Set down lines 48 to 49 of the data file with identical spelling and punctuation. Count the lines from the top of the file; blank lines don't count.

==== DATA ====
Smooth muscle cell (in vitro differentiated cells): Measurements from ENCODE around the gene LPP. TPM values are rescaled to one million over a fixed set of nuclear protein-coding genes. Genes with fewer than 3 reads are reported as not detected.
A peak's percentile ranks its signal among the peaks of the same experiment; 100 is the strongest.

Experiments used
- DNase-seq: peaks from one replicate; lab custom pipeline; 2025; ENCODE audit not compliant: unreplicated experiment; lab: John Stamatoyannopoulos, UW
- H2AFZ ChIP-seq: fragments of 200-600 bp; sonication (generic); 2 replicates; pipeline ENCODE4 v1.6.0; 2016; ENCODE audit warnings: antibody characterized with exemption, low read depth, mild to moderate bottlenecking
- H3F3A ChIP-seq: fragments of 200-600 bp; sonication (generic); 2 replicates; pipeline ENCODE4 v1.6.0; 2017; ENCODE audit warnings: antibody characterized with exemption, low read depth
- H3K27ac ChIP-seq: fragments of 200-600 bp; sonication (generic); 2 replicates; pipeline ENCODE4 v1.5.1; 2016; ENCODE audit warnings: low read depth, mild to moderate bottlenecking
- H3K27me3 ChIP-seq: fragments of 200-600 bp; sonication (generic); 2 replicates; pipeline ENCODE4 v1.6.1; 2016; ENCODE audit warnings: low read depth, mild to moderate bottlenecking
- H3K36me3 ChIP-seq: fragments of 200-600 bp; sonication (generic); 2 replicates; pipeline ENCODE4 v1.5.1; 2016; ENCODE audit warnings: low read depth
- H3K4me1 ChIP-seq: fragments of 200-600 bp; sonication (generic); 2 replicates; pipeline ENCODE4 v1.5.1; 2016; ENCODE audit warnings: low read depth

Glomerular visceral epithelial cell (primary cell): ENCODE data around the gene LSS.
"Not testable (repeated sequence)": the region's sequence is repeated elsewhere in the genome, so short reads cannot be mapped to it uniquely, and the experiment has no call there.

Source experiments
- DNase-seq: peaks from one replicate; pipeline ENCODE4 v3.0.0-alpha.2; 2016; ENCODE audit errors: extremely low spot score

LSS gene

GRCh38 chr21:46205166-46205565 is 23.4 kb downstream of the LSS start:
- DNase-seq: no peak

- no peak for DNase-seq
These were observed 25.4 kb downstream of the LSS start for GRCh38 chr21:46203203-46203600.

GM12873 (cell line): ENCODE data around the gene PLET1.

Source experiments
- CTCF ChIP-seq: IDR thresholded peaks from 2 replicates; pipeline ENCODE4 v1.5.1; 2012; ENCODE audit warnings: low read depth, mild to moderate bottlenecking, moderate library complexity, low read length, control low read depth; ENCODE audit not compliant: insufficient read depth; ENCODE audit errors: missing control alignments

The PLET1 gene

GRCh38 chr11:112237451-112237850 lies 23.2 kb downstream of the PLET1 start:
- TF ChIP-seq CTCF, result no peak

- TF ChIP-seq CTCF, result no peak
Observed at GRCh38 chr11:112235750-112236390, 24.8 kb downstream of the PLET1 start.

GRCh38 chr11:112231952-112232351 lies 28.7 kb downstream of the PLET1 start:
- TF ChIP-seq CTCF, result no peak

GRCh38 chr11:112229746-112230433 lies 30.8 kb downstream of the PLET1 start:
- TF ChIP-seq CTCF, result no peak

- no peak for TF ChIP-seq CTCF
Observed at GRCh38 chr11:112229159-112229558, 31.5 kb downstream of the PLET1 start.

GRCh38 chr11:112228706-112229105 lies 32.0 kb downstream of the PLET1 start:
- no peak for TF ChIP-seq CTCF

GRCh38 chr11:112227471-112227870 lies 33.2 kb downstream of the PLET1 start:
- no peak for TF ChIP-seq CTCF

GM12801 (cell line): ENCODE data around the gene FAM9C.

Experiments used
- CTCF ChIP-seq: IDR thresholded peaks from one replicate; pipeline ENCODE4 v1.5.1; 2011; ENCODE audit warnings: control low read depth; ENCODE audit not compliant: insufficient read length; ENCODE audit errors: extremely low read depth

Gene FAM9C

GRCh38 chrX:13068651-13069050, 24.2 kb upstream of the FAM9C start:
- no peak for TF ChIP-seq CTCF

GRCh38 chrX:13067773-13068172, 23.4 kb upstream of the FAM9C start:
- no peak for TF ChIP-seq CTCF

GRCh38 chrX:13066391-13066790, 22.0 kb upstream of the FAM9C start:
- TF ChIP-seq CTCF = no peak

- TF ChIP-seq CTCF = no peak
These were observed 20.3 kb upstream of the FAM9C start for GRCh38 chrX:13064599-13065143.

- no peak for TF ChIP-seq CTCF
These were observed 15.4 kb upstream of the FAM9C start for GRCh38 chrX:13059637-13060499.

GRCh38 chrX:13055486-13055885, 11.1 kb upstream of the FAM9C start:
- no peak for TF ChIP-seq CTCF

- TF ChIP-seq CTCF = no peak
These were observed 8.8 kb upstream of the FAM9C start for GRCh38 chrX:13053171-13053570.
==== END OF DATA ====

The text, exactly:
- TF ChIP-seq CTCF = no peak
These were observed 20.3 kb upstream of the FAM9C start for GRCh38 chrX:13064599-13065143.